Min­is­ter apol­o­gises to ‘Win­drush gen­er­a­tion’ over de­por­ta­tion fears

Yorkshire Post - - FRONT PAGE -

HOME SEC­RE­TARY Am­ber Rudd has of­fered an apol­ogy in the Com­mons to mem­bers of the so­called Win­drush gen­er­a­tion who have been sub­jected to what she de­scribed as “ap­palling” treat­ment by the Govern­ment.

Ms Rudd an­nounced the cre­ation of a new task­force in the Home Of­fice to speed up the reg­u­lar­i­sa­tion of the im­mi­gra­tion sta­tus of peo­ple who ar­rived in the UK as long ago as the 1940s.

Her an­nounce­ment came af­ter Down­ing Street said Prime Min­is­ter Theresa May wanted to en­sure that “no one with the right to be here will be made to leave”.

And Com­mu­ni­ties Sec­re­tary Sa­jid Javid said he was “deeply con­cerned” at chal­lenges to the im­mi­gra­tion sta­tus of peo­ple who were “long­stand­ing pil­lars of our com­mu­nity”.

Im­mi­gra­tion Min­is­ter Caro­line Nokes ap­peared to sug­gest that some in­di­vid­u­als may al­ready have been de­ported in er­ror.

But Ms Rudd told the House of Com­mons she was not aware of “any spe­cific cases” and would raise the mat­ter with high com­mis­sion­ers at a meet­ing this week.

Mrs May is to meet her coun­ter­parts from Caribbean states in the mar­gins of the Com­mon­wealth sum­mit in Lon­don to­day amid grow­ing anger about in­di­vid­u­als fac­ing the threat of de­por­ta­tion and be­ing de­nied ac­cess to health­care due to UK pa­per­work is­sues.

THE FOUNDER of the Leeds West In­dian Car­ni­val says he is “very bit­ter” about the prob­lems faced by long-term Bri­tish res­i­dents from the Win­drush gen­er­a­tion over their im­mi­gra­tion sta­tus.

Arthur France spoke amid grow­ing anger about in­di­vid­u­als fac­ing the threat of de­por­ta­tion and be­ing de­nied ac­cess to health­care due to UK pa­per­work is­sues and anom­alies af­fect­ing some im­mi­grants who ar­rived be­tween the 1940s and early 1970s.

The 80-year-old, who came from the Caribbean is­land of Ne­vis in 1957 to live with his sis­ter in Leeds, said he would not be af­fected by the prob­lems ex­pe­ri­enced by those who do not have pa­per­work to prove they are in the UK legally.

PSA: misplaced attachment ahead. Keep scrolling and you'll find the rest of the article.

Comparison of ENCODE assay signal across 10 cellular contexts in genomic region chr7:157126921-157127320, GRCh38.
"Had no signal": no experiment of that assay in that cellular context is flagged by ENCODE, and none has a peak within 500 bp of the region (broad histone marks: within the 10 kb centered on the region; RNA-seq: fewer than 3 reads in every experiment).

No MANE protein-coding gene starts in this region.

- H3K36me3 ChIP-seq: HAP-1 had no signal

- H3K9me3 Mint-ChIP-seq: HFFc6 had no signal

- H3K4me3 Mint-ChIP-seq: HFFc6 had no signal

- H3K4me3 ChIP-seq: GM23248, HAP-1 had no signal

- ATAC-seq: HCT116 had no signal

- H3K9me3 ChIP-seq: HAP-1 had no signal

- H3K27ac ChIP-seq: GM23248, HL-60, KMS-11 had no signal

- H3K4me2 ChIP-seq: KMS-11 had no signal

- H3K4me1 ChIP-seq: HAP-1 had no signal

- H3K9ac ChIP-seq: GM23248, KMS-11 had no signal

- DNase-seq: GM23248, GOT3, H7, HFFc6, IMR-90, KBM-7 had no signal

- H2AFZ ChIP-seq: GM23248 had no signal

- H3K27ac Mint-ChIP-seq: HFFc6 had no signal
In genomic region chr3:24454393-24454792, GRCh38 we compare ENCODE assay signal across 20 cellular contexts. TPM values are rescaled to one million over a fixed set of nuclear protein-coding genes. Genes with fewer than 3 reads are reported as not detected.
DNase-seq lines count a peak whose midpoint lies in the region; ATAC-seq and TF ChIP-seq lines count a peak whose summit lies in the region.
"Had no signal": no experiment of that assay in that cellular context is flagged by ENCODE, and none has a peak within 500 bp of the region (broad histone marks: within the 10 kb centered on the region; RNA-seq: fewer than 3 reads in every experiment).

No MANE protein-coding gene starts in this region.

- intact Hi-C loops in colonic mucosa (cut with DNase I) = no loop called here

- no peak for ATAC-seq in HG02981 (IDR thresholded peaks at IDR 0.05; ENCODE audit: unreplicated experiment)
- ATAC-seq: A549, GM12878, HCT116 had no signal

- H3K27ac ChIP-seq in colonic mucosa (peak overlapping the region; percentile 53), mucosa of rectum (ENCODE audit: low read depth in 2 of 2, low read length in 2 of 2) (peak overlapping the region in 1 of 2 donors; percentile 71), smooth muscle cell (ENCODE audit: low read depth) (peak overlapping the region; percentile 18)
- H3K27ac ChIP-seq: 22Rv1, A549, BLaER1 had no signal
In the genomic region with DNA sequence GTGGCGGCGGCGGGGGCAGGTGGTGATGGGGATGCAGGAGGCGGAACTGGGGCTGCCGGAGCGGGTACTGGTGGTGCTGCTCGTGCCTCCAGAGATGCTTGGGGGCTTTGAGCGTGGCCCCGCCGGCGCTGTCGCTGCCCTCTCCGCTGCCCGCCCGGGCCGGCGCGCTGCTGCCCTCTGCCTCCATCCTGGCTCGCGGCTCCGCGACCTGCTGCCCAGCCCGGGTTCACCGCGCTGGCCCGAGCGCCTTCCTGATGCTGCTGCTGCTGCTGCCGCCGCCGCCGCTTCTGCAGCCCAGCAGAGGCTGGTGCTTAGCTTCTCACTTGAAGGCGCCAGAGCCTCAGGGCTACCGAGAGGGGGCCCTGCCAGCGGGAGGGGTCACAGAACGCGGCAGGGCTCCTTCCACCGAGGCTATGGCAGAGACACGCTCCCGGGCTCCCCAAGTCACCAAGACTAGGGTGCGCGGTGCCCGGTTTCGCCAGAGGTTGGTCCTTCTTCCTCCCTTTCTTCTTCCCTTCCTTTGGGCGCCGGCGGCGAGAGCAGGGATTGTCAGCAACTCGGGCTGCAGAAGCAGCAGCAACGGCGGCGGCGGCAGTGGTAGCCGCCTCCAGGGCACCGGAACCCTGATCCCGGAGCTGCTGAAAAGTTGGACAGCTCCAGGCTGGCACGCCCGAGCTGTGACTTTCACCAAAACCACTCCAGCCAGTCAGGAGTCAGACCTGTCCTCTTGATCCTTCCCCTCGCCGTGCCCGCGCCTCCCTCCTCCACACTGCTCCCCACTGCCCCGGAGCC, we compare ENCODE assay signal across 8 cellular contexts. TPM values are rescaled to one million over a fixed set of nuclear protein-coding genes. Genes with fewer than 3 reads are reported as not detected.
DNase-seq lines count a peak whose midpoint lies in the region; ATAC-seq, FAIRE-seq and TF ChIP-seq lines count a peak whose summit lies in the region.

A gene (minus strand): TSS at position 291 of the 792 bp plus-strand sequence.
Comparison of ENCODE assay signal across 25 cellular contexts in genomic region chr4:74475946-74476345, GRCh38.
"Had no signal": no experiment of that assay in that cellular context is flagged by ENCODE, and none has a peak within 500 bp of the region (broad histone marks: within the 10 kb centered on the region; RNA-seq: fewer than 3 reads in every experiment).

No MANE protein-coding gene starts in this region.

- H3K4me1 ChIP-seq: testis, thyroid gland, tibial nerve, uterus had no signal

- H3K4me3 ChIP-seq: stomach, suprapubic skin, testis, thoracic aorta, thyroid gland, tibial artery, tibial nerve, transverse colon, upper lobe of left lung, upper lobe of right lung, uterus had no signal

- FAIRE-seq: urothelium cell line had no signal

But he told The York­shire Post: “I sup­pose some might gave been com­pla­cent and didn’t re­alise they would have to get pa­per­work, they thought ev­ery­thing would be all right.

“The Govern­ment needs to take this into con­sid­er­a­tion. It won’t af­fect me, but I am not think­ing of my­self.

“We have fam­i­lies that feel very bit­ter about it. One friend came to me and said he has a cousin who is fac­ing the same prob­lem. I can’t be all right when my brother is suf­fer­ing. We are all in the same boat.

“Who­ever came up with this de­ci­sion I don’t think they have an ounce of hu­man­ity in them. This kind of thing could make any fair-minded per­son very an­gry and against the es­tab­lish­ment. I am very bit­ter about it.”

Thou­sands of peo­ple ar­rived in the UK as chil­dren in the first wave of Com­mon­wealth im­mi­gra­tion 70 years ago.

They are known as the Win­drush gen­er­a­tion – a ref­er­ence to the ship the Em­pire Win­drush, which brought work­ers from the West Indies to Bri­tain in 1948.

Un­der the 1971 Im­mi­gra­tion Act, all Com­mon­wealth cit­i­zens al­ready liv­ing in the UK were given in­def­i­nite leave to re­main – but the right to free move­ment be­tween Com­mon­wealth na­tions was ended from that date on­wards.

How­ever, the Home Of­fice did not keep a record of those granted leave to re­main or is­sue any pa­per­work con­firm­ing it, mean­ing it is dif­fi­cult for the in­di­vid­u­als to now prove they are in the UK legally.

AM­BER RUDD: Home Sec­re­tary to dis­cuss is­sues with high com­mis­sion­ers this week.


CON­TRO­VERSY: The Win­drush gen­er­a­tion be­gan ar­riv­ing in the UK in 1948; 70 years later some could face de­por­ta­tion.

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